cmc
Quote 0 0
John
"The key point is that 99% of people file for chapter 7 before a judgment
is entered. The plaintiff files a motion to lift the stay, it gets granted, and the property is lost to a foreclosure sale. If one were to file after a judgment
is entered one would have a better chance, since the mortgage lien no longer
exists. List the property as homesteaded and the judgment as unsecured and
disputed. In this way, the stay can't be lifted and the Trustee will either sell
it or abandon it. At least you have a chance of winding up with either the
property or some cash if it is homesteaded."

Mike H, can you please explain how exactly this is done?  Sorry if dumb question still learning.  From what I interpert you mean to file ch.7 let the bank file motion to lift stay, let BK judge grant the motion.

What I do not understand is if do all of the above, do we then list the property as homesteaded (how do we do this anyway?) PRIOR to ch.7 BK being discharged or AFTER the discharge has taken place?

Thank you

Quote 0 0
    It goes like this, before a judgement is entered, the Note and mortgage exist and they are a lien against the property. if you file Ch 7 before a judgment is entered, the plaintiff will file a "motion to lift the stay", it will
be granted and you'll be back in State Court and lose the home.
    If on the other hand, you file Ch 7 after the judgment is entered, the money judgment takes the place of the Note and Mortgage and the lien no
longer exists. On the Bk forms, you list the home as homesteaded and the
money judgment as unsecured and disputed.
    If the homestead exemption is greater than the money judgment, you get
to keep the house (it is abandoned by the Trustee).  If the hx is less than
the money judgment, the home must be sold by the trustee but you should
at least recover some cash, the hx exemption or else it gets applied to your
other debts. Every situation is different and needs to be analysed to see if'
Ch 7 is a worthwhile option.
     Before a judgment, on rental property Ch13 is the way to go because
you might be able to get the debt "crammed down". Look into it!
Quote 0 0
t

Quote:
    It goes like this, before a judgement is entered, the Note
and mortgage exist and they are a lien against the property. if you file Ch 7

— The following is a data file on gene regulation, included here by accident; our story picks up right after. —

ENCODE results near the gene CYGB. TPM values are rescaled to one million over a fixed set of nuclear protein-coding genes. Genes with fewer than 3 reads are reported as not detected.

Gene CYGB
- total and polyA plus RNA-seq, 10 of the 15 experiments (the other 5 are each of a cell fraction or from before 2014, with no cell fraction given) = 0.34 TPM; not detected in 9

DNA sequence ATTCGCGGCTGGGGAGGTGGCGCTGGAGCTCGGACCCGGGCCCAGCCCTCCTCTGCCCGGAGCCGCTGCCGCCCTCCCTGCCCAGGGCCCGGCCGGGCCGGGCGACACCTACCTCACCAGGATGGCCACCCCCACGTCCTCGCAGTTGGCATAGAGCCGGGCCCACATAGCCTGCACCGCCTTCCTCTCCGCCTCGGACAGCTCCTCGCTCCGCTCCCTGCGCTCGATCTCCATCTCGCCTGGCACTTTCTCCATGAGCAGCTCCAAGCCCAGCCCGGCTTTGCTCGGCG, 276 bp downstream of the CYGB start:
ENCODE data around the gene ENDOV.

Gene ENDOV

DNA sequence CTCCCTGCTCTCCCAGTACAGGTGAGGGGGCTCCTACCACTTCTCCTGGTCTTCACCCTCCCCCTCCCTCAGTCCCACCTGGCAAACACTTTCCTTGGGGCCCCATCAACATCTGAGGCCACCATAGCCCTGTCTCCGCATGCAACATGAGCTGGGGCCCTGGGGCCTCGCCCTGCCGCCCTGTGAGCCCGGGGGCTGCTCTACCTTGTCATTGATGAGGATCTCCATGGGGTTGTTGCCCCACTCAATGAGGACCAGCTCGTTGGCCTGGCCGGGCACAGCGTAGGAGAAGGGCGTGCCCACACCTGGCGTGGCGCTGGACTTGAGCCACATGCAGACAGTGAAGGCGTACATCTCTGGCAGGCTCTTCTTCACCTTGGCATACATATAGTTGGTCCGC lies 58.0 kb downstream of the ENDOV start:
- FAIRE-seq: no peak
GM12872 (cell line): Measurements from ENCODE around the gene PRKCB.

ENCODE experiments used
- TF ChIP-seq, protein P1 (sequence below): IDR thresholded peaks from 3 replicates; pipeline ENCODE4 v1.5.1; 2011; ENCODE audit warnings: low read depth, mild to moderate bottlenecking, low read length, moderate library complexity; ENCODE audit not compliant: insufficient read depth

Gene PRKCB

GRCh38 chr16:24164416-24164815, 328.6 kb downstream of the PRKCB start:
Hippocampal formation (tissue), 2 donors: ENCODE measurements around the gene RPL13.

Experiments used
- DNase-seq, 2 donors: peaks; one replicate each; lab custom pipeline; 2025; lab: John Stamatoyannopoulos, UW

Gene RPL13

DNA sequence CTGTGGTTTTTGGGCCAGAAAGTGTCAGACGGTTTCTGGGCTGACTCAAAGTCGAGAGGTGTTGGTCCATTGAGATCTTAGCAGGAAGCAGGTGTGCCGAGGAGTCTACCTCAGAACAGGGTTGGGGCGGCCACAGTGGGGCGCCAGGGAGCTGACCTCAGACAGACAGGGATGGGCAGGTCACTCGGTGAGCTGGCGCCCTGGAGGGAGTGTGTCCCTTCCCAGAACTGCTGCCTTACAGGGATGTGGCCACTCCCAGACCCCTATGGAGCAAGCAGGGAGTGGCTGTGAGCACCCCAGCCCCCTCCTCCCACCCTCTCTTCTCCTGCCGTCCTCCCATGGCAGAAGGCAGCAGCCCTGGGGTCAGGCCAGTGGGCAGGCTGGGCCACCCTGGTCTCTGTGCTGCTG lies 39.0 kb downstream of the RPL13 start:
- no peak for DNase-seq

before a judgment is entered, the plaintiff will file a "motion to lift the
stay", it will be granted and you'll be back in State Court and lose the
home.


    If on the other hand, you file Ch 7 after the judgment is entered, the money judgment takes the place of the Note and Mortgage and the lien
no longer exists. On the Bk forms, you list the home as homesteaded and
the money judgment as unsecured and disputed.


    If the homestead exemption is greater than the money judgment, you get
to keep the house (it is abandoned by the Trustee).  If the hx is less than
the money judgment, the home must be sold by the trustee but you should
at least recover some cash, the hx exemption or else it gets applied to your
other debts. Every situation is different and needs to be analysed to see if' Ch 7 is a worthwhile option.


     Before a judgment, on rental property Ch13 is the way to go because you might be able to get the debt "crammed down". Look into it!

 

This is another of the many unanswered posts by notorious swindler Mike H.

 

Mike H. posts various false information to the Forum solely as a means to solicit and obtain additional clients for his fraudulent debt elimination scams.

 

Search other Forum threads for additional information on this criminal.  If you are a victim of one of Mike H.'s swindles, be sure to file a complaint with law enforcement authorities.

Quote 0 0
Mr. T.
   I suppose the "T" stands for Tory or possibly "terrorist". In any case, you
are a total liar and fraud. All your accusations against me are false and you
are not man enough to leave your e-mail address so you can be traced to the cave you live in. One thing the "T" does stand for is "Traitor", so to
summarize, you are a lying Tory Traitor Terrorist who hides behind the inter